Veterinary Care: BARC wants to make sure that your foster baby stays in tip top shape or in some cases, comes back to health. With your help, your foster coordinator will keep the dog up to date on vaccinations, heartworm preventative, and flea and tick prevention. When you receive your foster dog, you will be provided with heartworm preventative and flea and tick prevention. If while in your care, your foster dog becomes ill, is injured, or “just doesn’t seem to be acting right”, please call your foster coordinator. Your coordinator will help with suggestions, tried and true homemade treatments, or will instruct you to seek a veterinarian’s care. While in veterinarian’s care, BARC will pay for microchipping, vaccinations (including rabies, bordetella, and distemper combination shot), fecal float, deworming, parasite removal, ear treatment for mites or infection, or any other treatment deemed necessary to bring your foster back to its optimum health. We can’t stress enough that all medical intervention needs to be authorized by your foster coordinator.
Introduction of Your Foster Dog into your Home: Always use caution when introducing two animals. The new animal should be slowly introduced, kenneled, and/or separated from your pets. Introduction of dogs can be handled on neutral territory such as a park or neighbor’s yard. When you must leave, make sure the foster is in a secure area.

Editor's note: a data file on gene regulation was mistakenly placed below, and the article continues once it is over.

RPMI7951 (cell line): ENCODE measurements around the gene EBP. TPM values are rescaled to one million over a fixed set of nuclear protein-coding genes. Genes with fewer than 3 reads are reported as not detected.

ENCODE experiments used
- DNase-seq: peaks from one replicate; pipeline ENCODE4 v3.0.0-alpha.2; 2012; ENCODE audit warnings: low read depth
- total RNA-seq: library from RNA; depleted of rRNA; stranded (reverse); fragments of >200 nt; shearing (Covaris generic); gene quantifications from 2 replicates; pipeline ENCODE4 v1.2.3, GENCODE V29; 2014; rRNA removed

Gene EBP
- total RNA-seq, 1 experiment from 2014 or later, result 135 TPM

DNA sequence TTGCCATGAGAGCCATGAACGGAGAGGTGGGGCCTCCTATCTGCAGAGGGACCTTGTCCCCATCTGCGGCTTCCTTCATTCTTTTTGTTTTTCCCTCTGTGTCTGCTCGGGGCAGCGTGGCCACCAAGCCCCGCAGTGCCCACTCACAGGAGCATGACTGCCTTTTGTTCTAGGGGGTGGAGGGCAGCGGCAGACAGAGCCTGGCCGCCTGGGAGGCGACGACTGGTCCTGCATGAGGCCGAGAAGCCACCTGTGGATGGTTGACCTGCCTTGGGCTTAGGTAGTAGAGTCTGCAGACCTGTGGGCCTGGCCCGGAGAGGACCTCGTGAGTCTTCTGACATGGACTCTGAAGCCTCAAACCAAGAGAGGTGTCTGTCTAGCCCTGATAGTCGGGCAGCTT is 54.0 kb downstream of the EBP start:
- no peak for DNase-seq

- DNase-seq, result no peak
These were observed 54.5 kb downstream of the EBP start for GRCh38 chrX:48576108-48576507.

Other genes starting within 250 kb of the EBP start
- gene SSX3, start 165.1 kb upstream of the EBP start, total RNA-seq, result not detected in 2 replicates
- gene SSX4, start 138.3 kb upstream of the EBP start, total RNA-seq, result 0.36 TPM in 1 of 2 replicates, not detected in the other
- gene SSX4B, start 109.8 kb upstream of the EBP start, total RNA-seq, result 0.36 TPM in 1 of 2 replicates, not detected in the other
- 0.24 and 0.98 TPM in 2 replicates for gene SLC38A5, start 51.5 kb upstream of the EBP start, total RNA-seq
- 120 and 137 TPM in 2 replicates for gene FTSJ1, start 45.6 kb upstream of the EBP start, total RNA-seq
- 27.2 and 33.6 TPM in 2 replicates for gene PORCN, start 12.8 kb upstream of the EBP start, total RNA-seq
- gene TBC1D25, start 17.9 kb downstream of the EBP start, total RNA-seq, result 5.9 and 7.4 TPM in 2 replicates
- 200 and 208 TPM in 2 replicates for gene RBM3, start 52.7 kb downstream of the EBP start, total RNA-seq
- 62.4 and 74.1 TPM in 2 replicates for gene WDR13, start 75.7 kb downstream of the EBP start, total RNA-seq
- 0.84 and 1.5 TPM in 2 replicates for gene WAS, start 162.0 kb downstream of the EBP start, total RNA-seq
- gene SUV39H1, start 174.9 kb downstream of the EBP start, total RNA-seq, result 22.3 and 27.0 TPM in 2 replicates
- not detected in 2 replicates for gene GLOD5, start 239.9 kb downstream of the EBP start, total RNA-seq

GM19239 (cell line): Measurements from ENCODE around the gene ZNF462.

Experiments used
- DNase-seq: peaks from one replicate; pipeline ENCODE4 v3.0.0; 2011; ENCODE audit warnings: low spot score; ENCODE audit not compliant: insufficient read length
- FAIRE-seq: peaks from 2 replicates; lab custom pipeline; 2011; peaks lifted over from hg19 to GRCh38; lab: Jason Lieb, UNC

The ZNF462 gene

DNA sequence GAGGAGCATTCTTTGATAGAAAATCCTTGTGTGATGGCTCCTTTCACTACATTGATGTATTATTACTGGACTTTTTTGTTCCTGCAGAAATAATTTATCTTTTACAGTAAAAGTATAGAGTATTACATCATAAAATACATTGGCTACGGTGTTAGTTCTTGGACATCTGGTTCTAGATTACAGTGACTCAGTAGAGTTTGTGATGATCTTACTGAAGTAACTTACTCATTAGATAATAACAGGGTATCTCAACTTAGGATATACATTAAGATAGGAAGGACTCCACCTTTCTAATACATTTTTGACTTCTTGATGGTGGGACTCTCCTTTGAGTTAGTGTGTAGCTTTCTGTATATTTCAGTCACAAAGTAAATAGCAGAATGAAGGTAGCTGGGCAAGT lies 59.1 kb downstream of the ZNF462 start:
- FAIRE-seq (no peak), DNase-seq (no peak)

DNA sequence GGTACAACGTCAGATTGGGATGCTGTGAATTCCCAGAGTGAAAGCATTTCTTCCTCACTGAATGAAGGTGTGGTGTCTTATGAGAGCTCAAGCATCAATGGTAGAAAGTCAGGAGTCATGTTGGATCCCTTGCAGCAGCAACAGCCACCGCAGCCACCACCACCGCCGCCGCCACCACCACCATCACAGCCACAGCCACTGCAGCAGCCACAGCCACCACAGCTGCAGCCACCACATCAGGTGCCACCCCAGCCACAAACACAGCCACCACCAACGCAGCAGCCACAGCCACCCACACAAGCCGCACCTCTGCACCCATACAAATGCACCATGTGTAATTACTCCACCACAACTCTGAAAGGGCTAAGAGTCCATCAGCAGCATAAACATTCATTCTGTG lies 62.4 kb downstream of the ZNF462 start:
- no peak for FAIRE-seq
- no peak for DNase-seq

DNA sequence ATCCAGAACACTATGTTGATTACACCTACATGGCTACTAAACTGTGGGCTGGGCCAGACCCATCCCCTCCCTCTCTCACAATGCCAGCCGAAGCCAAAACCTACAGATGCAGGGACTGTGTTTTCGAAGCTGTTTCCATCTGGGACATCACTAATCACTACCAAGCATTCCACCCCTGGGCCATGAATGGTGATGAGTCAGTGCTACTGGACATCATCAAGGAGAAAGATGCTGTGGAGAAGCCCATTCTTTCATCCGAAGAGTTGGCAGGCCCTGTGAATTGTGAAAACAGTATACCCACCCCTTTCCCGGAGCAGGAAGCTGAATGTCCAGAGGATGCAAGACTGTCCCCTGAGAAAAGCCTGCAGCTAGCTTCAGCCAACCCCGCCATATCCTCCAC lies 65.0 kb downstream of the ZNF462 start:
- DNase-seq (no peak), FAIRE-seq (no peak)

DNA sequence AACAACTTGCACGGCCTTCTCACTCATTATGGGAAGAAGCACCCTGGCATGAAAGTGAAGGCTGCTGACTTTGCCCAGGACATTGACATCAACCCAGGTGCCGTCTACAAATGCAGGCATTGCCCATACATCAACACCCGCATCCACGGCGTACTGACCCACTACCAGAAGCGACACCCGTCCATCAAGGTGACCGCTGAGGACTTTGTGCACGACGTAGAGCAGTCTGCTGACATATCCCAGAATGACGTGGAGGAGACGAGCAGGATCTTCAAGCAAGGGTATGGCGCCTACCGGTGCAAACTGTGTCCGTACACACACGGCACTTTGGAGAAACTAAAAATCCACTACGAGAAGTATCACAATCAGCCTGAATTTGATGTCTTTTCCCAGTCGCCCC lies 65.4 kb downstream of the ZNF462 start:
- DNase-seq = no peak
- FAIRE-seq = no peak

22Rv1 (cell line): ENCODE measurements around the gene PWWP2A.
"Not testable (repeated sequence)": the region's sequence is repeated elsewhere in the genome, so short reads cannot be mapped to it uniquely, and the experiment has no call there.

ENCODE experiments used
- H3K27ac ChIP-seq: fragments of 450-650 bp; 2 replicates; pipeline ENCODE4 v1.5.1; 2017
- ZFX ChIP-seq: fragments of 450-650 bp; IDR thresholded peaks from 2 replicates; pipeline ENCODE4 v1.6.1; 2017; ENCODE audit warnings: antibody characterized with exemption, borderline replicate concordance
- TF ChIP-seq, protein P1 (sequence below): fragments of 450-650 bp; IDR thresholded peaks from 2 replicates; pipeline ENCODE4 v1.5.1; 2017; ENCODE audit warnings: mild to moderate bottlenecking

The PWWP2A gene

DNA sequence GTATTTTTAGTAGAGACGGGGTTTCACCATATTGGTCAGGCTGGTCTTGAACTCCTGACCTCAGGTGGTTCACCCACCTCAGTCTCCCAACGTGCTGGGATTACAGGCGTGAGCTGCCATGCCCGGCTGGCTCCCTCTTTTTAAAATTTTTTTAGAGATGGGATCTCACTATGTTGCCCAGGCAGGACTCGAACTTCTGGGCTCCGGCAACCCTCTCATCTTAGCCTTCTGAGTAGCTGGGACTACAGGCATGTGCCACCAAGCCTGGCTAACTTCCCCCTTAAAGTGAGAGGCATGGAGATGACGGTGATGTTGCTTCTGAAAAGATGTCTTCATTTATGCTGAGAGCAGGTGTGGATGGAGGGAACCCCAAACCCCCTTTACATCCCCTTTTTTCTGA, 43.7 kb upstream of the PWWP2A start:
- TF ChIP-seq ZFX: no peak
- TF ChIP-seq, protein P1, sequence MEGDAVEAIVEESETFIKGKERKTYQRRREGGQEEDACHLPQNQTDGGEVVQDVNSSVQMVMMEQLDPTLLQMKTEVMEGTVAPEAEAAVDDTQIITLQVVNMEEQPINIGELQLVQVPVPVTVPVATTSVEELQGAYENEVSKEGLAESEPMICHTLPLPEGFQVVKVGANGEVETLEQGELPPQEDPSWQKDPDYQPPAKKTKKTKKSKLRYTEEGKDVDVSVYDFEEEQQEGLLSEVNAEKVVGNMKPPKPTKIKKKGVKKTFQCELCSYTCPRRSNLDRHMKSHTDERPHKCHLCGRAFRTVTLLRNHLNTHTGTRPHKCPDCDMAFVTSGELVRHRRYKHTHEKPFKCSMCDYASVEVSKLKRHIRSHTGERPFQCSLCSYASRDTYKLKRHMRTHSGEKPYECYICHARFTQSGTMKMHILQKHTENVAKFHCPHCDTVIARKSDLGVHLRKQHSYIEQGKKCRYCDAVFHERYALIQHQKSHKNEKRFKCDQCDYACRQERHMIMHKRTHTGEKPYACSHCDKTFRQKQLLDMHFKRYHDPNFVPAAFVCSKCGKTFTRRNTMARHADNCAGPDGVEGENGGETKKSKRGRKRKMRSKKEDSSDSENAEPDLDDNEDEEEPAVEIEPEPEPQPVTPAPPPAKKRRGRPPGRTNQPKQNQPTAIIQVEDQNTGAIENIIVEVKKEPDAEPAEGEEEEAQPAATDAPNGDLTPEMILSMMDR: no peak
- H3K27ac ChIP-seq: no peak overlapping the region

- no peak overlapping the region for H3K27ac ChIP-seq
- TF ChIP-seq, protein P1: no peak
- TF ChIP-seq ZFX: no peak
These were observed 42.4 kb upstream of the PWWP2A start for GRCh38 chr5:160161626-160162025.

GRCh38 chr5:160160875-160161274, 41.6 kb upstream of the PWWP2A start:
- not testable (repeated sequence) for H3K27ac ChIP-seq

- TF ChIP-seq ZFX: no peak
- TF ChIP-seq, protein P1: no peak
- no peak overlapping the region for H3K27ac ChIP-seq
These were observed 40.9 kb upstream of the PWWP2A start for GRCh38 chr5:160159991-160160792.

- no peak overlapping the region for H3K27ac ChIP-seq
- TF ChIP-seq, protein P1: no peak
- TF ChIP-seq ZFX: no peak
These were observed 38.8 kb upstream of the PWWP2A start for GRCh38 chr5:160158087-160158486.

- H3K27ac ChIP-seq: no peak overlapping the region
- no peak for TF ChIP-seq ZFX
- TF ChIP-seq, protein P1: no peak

Housetraining and Confinement: Some of our BARC babies have lived in cages their entire life. Some have had large pens with no shelter. It absolutely depends on your foster on whether to attempt crate training. The introduction of a crate will tell you whether it will be too stressful for your foster to attempt crating. If crate training is not an option, try confining the dog in a kitchen or tiled room that has quick access to the outdoors.
Training: Always take into consideration that this animal needs to fit in to another home. Work with them on the basic commands, such as sitting, walking, etc. (if you need assistance on training these commands, please ask!!). We absolutely do not believe in aggressive training so if you have behavioral problems that you don’t know how to handle, please call your foster coordinator. We want the dog to have fun and feel safe.
Adoption and Saying Goodbye: This may the hardest part of fostering. You are an ambassador of BARC. You are encouraged to show, walk or do anything to help place your foster. All adoptions and fees must be handled and approved through our president and adoption coordinator, Amy Kessler. If you happen to find a wonderful home for your foster, call your foster coordinator and she will have Amy Kessler get in touch with that person.
Record Keeping: You have been supplied some records you must keep accurate and current. Also, please include an evaluation of your animal. Please list things that will be helpful to the dog’s new family. Those include feeding schedule and food, medicine, personality traits (likes to play, shy, loves balls, gets along with other dogs, etc.) and any other traits that they will need to be aware of.
Your Foster Coordinator: Barb Sherman
Cell/Work Phone: (815) 383-2087
Email Address: email@example.com